King Henry VIII: Because you're honest... and what is more to the purpose, you're KNOWN to be honest. There are those like Norfolk who follow me because I wear the crown; and those like Master Cromwell who follow me because they are jackals with sharp teeth and I'm their tiger; there's a mass that follows me because it follows anything that moves. And then there's you...
Sir Thomas More: I am sick to think how much I must displease your Grace.
King Henry VIII: No, Thomas, I respect your sincerity. But respect... man, that's water in the desert.
Richard Rich: I would be faithful.
Sir Thomas More: Richard, you couldn't answer for yourself even so far as tonight.
The Duke of Norfolk: The nobility of England...
Sir Thomas More: The nobility of England, My Lord, would have snored through the Sermon on the Mount, but you'll labor like scholars over a bulldog's pedigree.
Sir Thomas More: [in his prison cell] ... If we lived in a state where virtue was profitable, common sense would make us saintly. But since we see that abhorrence, anger, pride, and stupidity commonly profit far beyond charity, modesty, justice, and thought, perhaps we must stand fast a little - even at the risk of being heroes...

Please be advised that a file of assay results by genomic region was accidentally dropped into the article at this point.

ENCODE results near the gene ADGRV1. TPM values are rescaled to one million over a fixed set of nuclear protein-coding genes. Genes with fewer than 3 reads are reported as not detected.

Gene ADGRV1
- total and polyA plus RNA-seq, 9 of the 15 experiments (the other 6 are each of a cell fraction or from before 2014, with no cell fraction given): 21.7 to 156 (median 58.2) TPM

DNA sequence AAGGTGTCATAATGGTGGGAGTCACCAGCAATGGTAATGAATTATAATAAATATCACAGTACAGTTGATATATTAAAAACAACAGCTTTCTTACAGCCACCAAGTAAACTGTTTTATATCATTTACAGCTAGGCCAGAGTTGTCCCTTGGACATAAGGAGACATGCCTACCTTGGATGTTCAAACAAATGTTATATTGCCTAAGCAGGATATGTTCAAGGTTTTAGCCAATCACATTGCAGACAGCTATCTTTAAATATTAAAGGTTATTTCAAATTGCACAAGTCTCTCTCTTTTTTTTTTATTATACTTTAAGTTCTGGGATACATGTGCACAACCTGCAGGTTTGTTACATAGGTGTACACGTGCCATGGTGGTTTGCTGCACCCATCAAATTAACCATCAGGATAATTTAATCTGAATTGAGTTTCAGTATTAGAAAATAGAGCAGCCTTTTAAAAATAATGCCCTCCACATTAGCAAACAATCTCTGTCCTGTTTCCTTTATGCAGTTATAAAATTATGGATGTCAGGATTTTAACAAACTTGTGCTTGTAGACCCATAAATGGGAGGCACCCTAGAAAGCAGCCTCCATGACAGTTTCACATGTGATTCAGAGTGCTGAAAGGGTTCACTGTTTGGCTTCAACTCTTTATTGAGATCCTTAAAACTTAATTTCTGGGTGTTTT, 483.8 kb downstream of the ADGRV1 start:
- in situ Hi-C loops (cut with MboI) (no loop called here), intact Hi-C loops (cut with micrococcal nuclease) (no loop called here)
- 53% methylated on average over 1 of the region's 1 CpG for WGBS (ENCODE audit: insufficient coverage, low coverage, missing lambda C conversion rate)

Margaret More: [crying] But in reason! Haven't you done as much as God can reasonably want?
Sir Thomas More: ...Well, finally... it isn't a matter of reason. Finally, it's a matter of love.
Cardinal Wolsey: That... thing out there; at least she's fertile.
Sir Thomas More: She's not his wife.
Cardinal Wolsey: No, Catherine's his wife and she's barren as a brick; are you going to pray for a miracle?
Sir Thomas More: There are precedents.
Cromwell: I have evidence that Sir Thomas, while he was a judge, accepted bribes.
The Duke of Norfolk: What? Goddammit, he was the only judge since Cato who didn't accept bribes! When was there last a Chancellor whose possessions after three years in office totaled one hundred pounds and a gold chain?
Sir Thomas More: [to Will Roper] Now, listen, Will. Two years ago you were a passionate churchman. Now you're a passionate Lutheran. We must just pray that when your head's finished turning, your face is to the front again.